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DNR Certifies Three New Clean Marinas In Baltimore And St. Mary’s Counties
ANNAPOLIS — The Maryland Department of Natural Resources (DNR) recently certified three new Clean Marinas - Baltimore Marine Center and Tidewater Yacht Service at Port Covington in Baltimore County, and Buzz’s Marina in St. Mary’s County. The certification of these marinas brings the total number of clean marinas and partners in Maryland to 130. The new total represents 21 percent of the estimated 600 marine facilities in Maryland, inching closer to fulfilling the Initiative’s goal of 25 percent.
“The voluntary effort of these marinas to reduce pollution and help protect the Chesapeake Bay is truly commendable,” said Governor Martin O’Malley. “Every Marylander has a responsibility to help reduce their impact on our waterways, and it’s very encouraging to see these local businesses taking the initiative to do their part.”
“The three facilities certified represent the differences found from one facility to another, and demonstrate the flexibility of this program,” said DNR Clean Marina Administrator Donna Morrow. “Buzz’s Marina is a simple marina sustained by recreational fishing in the lower Bay. By contrast, Tidewater Yacht Service and Baltimore Marine Center are in the heart of the busy Baltimore harbor, serving many visiting boats, including larger yachts. We work with all types of marinas, boatyards and yacht clubs to help improve their operations in order to protect the Bay.”
"We considered pursuing the Clean Marina Award for quite a while," said Baltimore Marine Center manager Scott Anderson. "After attending a free workshop sponsored by DNR last year, their staff visited our marina and gave us specific things to work on, and then came back out when we were ready. I liked the fact that I could go as fast or slow as my schedule permitted.”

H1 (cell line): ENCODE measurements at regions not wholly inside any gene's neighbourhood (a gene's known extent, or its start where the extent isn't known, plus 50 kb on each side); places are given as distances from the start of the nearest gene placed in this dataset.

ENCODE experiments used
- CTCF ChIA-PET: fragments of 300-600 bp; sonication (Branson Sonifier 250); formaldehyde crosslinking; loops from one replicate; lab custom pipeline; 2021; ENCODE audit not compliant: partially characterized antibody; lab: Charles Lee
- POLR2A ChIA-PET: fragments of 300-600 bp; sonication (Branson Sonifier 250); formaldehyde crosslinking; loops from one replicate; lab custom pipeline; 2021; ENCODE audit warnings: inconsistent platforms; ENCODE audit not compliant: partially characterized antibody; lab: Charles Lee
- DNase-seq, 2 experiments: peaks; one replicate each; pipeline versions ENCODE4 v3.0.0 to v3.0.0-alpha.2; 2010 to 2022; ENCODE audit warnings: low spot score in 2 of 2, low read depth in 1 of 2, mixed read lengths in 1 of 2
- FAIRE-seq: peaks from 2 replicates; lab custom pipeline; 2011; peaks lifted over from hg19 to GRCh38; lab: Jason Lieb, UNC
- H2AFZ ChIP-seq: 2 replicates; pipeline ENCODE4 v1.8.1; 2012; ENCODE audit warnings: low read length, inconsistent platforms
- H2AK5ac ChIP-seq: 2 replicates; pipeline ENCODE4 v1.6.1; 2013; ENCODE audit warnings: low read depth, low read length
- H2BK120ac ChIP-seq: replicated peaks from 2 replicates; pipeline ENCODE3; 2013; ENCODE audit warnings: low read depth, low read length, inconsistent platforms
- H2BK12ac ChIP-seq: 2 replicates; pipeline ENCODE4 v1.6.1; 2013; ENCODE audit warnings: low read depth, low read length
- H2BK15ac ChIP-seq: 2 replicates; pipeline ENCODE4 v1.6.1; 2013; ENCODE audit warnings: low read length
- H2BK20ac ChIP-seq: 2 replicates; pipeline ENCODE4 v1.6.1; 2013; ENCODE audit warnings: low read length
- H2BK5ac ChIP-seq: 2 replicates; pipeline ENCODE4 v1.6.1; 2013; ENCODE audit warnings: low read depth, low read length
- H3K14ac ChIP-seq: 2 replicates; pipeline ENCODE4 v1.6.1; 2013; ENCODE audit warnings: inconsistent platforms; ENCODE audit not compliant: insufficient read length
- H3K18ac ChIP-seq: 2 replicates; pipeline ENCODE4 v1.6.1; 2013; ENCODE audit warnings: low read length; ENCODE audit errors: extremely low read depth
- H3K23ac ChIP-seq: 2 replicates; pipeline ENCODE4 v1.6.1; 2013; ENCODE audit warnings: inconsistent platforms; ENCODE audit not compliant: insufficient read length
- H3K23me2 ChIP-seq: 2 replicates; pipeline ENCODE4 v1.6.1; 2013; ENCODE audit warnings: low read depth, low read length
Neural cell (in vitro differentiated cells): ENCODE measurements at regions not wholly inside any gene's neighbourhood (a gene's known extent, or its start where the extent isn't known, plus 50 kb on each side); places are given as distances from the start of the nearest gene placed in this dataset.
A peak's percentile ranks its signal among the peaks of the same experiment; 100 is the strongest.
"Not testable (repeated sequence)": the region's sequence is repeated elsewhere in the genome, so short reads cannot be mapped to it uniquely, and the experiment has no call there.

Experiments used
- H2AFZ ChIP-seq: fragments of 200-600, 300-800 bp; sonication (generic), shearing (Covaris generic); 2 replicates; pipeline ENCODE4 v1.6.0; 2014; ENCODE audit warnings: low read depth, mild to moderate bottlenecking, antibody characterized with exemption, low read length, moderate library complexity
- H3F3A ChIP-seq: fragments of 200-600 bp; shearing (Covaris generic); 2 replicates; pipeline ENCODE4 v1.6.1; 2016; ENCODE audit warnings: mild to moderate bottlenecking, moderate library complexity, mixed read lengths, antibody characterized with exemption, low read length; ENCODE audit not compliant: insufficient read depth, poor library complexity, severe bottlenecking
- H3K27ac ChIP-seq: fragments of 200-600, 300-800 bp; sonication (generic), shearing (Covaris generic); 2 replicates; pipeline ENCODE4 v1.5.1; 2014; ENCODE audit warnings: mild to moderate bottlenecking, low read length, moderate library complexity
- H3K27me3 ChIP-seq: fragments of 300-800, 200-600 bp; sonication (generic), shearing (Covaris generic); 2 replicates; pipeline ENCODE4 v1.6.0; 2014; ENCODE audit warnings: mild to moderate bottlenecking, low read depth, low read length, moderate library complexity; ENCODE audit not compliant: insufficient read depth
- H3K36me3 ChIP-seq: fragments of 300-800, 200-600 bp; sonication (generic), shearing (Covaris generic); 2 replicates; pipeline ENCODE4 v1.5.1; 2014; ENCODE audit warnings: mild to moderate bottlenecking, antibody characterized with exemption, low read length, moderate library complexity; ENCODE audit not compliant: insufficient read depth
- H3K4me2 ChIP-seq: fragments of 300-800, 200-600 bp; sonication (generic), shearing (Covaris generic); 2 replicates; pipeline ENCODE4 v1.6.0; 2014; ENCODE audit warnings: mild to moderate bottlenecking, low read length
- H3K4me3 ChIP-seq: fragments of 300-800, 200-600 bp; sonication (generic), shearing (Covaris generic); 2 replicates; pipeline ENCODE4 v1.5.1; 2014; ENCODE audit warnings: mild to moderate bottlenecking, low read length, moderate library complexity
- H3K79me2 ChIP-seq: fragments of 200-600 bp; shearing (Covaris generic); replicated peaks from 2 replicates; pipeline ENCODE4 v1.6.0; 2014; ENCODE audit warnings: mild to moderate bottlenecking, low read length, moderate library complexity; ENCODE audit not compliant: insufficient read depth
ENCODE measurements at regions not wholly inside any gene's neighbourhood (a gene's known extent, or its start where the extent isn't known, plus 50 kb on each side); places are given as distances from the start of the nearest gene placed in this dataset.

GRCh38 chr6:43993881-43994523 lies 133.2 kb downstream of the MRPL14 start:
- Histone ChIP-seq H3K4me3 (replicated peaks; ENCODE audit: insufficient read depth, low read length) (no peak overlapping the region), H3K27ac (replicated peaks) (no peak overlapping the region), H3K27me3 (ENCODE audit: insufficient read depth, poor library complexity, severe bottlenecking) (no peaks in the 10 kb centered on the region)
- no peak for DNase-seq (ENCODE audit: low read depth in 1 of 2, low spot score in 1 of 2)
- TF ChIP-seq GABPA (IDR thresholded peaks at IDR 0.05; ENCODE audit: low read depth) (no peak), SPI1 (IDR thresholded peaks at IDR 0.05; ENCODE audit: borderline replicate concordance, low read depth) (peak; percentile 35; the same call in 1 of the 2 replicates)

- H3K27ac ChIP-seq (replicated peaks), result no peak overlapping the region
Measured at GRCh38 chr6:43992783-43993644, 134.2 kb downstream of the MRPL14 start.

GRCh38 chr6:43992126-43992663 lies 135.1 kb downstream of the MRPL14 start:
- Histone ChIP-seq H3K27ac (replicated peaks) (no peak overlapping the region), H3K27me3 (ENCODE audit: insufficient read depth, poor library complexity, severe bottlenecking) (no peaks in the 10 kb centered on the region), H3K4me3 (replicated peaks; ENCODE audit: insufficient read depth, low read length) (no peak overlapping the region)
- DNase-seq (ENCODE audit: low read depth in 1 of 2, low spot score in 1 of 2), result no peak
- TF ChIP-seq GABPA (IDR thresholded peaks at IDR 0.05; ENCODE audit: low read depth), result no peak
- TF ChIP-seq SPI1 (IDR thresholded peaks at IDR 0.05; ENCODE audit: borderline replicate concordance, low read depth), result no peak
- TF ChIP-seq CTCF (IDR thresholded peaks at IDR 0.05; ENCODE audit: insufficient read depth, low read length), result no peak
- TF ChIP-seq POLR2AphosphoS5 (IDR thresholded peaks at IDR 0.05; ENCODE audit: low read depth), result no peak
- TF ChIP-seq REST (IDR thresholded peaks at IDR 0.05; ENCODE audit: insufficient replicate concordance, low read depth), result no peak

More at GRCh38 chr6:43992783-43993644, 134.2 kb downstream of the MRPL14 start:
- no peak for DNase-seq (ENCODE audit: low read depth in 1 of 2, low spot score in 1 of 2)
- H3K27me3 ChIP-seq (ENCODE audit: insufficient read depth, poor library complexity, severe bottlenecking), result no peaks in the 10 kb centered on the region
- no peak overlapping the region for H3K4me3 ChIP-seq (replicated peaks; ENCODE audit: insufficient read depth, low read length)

“It was an easy process,” said Mike Henderson, co-owner of Buzz’s Marina with his wife, Christy Henderson. “Everybody was helpful and held our hand through it. We wanted to do our part to help clean the bay. Without a clean bay, there can be no marinas.”
“When our new facility was built, we went to great lengths to ensure all aspects were environmentally friendly,” said Tidewater Yacht Service at Port Covington Manager Kathy Barth. “Becoming formally certified as a clean marina is icing on the cake. And it’s nice to be in the company of other clean marinas in the Baltimore Harbor.”
Maryland's Clean Marina Initiative, coordinated in partnership with the Marine Trades Association of Maryland, promotes voluntary adoption of pollution prevention measures and seeks to certify at least 25 percent (roughly 150 marinas) of Maryland's marinas. Marinas are certified by DNR as Maryland Clean Marinas after they adopt a percentage of recommendations in the Maryland Clean Marina Guidebook and pass a site inspection by DNR and industry representatives. This collective effort of marina and boatyard operators, and recreational boaters is working to improve the quality of Maryland’s waterways.
Marinas, boatyards, and yacht clubs of any size are encouraged to learn more about the voluntary Clean Marina Initiative by visiting http://www.dnr.state.md.us/boating/cleanmarina/, emailing firstname.lastname@example.org or calling 410-260-8770.
Recreational boaters can also join efforts to protect Maryland's waterways. Boaters are encouraged to visit the Clean Marina webpage to learn how they can prevent pollution and sign the Maryland Clean Boater Pledge, which can be found at http://www.dnr.maryland.gov/boating/cleanmarina/boater.html.
June 5, 2008
Contact: Olivia Campbell
410-260-8016 office I 410-507-7525 cell
Maryland Department of Natural Resources (DNR) is the state agency responsible for providing natural and living resource-related services to citizens and visitors. DNR manages more than 449,000 acres of public lands and 17,000 miles of waterways, along with Maryland's forests, fisheries and wildlife for maximum environmental, economic and quality of life benefits. A national leader in land conservation, DNR-managed parks and natural, historic and cultural resources attract 12 million visitors annually. DNR is the lead agency in Maryland's effort to restore the Chesapeake Bay, the state's number one environmental priority. Learn more at www.dnr.maryland.gov